“Clint Smith’s poems make palpable the soap-bubble thinness of borders—the contingent boundaries of love and loss, past and present, sanctuary and violence, ‘us’ and ‘them.’ With inextinguishable generosity and abundant wisdom, he shows us the linkages that both bind and divide us—as family, as community, as nation, as world: ‘The river that gives us water to drink is the same one that might wash us away.’ I am so grateful for these luminous poems.
—Monica Youn, author of Blackacre
“I think there is an emergent theory, and maybe also a demand, when Clint Smith considers the brutalizing facts and language of war almost alongside a reverie about sprinkling sand on his baby’s feet; when he mourns the long and brutal and ongoing history of American slavery almost alongside making French toast with the kids or dancing until the whole family falls down. When he makes us witness the most incomprehensibly awful (and daily) brutalities not only beside but almost in tandem with the most incomprehensibly tender (and daily) actions of care. It’s a theory, and a demand, to which I think we must pay very close attention.”—Ross Gay, author of Inciting Joy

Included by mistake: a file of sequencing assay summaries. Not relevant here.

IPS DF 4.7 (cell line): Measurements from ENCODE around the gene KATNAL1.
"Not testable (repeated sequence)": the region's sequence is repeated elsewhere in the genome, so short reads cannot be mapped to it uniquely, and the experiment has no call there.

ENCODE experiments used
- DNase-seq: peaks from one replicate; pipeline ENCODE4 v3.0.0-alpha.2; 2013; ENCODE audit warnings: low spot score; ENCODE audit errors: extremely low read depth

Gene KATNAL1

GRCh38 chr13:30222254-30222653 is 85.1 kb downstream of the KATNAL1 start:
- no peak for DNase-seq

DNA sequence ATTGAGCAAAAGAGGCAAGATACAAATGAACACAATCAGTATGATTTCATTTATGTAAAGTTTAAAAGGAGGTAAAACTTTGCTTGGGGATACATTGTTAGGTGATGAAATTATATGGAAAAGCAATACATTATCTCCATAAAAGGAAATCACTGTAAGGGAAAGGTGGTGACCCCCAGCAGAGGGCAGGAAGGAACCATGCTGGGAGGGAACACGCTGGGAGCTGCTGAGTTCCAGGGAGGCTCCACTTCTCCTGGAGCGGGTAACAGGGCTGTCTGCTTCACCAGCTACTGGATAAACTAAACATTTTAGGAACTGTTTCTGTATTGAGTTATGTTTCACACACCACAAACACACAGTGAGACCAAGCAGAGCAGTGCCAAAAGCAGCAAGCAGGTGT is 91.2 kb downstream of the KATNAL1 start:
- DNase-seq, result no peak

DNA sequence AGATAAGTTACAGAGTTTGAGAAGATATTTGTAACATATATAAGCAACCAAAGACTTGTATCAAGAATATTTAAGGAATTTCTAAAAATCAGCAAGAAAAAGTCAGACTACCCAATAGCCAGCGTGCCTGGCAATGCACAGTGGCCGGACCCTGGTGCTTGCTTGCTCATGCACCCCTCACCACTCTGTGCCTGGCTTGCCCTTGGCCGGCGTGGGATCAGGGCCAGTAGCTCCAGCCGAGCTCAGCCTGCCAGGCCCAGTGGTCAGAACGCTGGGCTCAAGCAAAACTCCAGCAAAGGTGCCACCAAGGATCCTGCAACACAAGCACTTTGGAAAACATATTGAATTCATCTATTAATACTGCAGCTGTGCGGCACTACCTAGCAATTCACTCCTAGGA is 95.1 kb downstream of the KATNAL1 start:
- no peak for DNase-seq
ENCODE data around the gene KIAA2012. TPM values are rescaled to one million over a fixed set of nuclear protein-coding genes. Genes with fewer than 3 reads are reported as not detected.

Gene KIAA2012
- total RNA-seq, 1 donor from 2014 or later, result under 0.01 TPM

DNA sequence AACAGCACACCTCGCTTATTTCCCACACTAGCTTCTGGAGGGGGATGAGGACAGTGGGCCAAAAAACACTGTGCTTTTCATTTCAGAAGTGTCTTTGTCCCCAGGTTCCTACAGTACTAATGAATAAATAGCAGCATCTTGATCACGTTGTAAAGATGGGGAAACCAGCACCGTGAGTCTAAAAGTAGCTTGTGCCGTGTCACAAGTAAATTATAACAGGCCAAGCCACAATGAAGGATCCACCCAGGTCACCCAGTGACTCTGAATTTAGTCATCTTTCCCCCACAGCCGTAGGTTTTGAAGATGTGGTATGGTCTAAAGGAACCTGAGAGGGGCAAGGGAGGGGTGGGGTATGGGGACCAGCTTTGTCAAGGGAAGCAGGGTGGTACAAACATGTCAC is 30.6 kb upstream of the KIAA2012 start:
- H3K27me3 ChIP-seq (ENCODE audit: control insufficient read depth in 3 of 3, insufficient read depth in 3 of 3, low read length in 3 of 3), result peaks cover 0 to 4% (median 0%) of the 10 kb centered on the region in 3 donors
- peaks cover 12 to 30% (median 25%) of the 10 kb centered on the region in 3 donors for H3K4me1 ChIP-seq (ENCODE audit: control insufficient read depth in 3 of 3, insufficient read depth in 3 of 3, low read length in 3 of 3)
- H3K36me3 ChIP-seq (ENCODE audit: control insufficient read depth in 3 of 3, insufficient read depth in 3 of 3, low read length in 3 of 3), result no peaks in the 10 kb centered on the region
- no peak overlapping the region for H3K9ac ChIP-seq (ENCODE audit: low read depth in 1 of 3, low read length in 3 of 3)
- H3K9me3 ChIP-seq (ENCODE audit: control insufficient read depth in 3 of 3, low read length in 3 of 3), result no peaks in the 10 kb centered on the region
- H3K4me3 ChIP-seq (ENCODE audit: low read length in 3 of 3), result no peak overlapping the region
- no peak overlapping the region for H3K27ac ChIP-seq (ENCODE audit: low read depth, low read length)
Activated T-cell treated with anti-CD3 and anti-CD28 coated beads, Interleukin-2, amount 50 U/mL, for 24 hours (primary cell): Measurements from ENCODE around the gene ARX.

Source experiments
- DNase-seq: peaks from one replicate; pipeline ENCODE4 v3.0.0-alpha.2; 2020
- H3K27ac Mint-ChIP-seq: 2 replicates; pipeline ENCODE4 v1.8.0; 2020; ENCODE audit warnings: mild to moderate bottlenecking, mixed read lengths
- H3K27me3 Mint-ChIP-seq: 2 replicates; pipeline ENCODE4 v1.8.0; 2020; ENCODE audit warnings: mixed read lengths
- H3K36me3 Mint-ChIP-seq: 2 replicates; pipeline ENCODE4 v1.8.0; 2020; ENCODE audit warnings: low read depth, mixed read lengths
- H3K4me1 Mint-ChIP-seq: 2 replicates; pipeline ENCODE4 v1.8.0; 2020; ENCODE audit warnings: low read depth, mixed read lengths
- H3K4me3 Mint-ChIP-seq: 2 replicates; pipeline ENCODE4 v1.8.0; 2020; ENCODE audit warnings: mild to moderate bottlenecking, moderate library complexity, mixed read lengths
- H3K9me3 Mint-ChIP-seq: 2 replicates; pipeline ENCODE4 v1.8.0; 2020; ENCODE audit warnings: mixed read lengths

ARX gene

“I’m so grateful that Clint Smith’s poems remind us of our interdependence
on each other—on chrysanthemums, jellyfish, plankton, to note just a few of his magnificent poetic negotiations—all while turning his wide and generous eyes to fatherhood. This book is an illumination I sorely needed of both the outdoors and the quotidian—a joyful embrace and legacy of bright language and poignant questions.”—Aimee Nezhukumatathil, author of World of Wonders